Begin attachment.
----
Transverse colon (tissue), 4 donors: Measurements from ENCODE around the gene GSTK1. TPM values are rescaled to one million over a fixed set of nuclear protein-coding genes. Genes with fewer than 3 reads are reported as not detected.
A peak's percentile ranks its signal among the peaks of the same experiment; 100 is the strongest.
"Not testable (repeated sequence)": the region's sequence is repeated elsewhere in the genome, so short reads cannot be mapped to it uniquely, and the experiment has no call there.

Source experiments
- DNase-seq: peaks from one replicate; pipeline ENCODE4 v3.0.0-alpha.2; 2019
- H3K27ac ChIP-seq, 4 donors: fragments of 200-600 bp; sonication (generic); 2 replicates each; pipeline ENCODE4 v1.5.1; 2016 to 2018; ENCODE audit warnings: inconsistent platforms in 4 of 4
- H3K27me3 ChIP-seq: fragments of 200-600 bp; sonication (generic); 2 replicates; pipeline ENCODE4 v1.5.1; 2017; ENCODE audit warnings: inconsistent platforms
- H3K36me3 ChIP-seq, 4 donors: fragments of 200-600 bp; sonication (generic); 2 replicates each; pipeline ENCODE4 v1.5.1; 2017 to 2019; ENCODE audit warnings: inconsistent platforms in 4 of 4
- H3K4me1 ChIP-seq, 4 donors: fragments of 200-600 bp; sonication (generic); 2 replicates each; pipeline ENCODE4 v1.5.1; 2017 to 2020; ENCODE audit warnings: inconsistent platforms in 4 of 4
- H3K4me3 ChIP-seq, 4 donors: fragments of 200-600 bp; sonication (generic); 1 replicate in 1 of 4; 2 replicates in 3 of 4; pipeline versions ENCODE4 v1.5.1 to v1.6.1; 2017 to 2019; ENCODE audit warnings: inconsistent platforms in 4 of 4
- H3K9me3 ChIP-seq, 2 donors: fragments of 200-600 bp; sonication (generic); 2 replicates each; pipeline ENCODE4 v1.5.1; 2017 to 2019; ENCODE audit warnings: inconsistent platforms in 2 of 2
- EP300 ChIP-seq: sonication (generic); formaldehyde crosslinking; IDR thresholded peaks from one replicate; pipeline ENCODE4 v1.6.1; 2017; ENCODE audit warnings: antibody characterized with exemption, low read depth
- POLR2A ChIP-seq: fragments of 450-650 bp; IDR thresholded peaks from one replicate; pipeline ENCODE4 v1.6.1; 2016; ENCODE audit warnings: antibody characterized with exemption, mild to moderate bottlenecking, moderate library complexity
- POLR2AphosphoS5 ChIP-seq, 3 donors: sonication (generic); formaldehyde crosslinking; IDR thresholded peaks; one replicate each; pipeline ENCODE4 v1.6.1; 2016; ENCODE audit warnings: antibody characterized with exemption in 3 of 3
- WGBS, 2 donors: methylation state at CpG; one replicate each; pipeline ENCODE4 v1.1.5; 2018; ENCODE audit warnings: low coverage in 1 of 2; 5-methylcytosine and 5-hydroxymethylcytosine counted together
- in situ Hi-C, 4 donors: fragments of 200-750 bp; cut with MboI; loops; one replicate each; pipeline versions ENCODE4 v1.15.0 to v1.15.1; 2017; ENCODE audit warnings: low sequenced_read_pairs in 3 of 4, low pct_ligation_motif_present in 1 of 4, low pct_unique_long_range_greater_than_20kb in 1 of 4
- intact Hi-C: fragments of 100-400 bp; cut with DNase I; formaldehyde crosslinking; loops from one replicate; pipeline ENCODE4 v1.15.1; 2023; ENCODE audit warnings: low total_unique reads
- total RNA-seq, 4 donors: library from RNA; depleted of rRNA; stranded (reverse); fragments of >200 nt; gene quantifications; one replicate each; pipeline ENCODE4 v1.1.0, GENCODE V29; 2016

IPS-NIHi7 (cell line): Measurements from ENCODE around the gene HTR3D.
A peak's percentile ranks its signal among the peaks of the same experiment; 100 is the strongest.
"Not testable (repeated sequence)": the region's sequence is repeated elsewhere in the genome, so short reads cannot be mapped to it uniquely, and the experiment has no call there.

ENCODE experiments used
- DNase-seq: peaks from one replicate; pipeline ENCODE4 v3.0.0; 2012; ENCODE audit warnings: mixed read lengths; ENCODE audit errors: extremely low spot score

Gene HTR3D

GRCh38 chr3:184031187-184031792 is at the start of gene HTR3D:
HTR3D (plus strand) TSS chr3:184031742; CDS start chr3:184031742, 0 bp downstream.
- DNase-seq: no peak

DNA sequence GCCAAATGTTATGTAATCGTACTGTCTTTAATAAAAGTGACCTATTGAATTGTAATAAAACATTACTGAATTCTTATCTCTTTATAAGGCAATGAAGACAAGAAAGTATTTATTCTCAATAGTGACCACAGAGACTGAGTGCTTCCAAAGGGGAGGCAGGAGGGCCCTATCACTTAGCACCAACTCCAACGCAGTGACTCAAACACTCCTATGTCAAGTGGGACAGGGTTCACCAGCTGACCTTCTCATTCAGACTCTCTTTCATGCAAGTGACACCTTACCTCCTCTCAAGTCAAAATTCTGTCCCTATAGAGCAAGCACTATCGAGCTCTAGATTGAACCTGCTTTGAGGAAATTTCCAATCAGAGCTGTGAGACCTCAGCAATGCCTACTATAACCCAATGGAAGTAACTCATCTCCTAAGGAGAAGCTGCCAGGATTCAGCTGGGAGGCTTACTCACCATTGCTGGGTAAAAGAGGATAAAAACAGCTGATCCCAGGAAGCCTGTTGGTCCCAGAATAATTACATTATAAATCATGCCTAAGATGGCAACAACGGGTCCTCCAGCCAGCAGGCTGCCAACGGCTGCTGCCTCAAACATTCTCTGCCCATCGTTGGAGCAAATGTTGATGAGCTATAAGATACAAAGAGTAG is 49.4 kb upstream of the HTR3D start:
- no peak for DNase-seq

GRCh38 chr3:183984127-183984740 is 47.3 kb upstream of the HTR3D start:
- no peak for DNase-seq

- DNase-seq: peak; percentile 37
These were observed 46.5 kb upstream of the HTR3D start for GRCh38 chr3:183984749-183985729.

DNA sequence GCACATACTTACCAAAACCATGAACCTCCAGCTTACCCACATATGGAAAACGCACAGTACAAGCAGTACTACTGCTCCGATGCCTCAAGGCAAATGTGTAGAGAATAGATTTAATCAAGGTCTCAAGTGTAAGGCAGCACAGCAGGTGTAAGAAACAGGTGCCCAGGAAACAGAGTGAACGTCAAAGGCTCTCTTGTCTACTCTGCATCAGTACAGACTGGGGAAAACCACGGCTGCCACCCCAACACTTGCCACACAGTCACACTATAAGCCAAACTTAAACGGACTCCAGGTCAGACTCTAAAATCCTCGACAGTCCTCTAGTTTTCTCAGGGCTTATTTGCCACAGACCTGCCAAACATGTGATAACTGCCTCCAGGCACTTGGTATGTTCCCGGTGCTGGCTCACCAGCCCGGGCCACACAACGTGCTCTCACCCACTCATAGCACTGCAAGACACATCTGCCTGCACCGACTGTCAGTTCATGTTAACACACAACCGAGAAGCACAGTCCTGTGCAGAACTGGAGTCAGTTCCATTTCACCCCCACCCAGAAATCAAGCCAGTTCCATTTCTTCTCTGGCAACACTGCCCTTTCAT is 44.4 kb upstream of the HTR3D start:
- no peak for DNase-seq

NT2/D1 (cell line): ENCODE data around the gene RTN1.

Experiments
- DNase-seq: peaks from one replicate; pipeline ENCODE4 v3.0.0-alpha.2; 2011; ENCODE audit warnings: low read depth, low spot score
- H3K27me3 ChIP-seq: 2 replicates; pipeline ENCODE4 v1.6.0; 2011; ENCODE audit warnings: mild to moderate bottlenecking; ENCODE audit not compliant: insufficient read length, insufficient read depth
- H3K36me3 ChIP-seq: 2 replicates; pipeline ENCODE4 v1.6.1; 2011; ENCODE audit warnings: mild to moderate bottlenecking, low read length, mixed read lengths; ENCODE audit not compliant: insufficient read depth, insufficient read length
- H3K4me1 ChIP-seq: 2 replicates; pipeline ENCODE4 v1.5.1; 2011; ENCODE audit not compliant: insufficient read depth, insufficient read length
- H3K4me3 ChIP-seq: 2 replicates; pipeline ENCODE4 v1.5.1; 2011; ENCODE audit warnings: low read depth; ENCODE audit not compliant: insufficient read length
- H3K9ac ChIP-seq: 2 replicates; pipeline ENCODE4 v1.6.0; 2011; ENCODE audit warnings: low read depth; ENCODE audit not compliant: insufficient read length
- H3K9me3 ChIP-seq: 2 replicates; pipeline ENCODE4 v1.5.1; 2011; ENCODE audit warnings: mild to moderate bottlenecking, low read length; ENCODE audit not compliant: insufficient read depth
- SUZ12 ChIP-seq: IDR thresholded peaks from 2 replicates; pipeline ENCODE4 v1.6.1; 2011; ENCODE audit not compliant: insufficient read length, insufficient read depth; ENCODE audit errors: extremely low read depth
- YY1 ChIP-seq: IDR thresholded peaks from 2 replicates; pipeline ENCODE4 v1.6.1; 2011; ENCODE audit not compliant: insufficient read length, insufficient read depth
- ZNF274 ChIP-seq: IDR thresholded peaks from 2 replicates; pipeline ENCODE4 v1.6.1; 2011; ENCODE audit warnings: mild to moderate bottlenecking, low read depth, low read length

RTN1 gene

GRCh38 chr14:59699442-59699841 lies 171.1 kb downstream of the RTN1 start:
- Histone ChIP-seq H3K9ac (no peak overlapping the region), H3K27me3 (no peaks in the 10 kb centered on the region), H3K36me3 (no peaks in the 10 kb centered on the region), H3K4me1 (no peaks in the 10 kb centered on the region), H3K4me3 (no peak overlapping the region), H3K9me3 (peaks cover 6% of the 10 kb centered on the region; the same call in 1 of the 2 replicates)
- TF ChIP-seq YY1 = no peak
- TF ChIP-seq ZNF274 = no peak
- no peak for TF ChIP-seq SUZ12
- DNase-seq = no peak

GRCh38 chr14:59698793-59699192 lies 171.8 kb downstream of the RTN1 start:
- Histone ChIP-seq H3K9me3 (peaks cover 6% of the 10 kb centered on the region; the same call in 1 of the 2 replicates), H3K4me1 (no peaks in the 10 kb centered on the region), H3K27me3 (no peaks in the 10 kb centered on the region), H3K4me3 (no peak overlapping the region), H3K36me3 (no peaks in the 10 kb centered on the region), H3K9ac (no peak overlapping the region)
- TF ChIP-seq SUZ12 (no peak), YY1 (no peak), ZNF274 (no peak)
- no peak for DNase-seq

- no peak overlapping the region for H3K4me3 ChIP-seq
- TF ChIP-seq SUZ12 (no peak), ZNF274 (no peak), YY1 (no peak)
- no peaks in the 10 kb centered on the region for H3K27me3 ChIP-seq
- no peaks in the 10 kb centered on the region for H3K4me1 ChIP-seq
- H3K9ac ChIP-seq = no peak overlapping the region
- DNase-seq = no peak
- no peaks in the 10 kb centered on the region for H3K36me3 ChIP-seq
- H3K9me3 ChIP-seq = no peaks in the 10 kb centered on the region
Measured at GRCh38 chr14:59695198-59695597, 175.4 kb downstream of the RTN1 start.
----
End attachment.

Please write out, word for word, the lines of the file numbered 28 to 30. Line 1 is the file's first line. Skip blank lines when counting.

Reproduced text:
DNA sequence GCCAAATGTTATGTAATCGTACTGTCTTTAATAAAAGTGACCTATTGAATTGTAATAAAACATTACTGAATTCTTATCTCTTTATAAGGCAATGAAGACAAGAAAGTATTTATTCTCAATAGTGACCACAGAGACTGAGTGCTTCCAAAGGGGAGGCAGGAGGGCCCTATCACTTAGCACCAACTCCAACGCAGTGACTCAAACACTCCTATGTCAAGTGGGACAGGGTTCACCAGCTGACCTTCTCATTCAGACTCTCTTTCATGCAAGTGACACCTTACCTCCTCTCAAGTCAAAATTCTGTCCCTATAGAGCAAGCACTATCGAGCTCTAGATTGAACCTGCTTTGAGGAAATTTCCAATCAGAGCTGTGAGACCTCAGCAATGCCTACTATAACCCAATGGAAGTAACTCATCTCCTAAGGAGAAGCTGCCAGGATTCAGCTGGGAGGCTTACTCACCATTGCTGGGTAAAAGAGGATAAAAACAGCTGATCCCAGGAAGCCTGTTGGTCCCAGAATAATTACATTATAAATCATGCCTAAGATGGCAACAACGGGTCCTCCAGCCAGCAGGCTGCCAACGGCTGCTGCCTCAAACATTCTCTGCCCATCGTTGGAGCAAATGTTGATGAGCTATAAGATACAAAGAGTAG is 49.4 kb upstream of the HTR3D start:
- no peak for DNase-seq

GRCh38 chr3:183984127-183984740 is 47.3 kb upstream of the HTR3D start: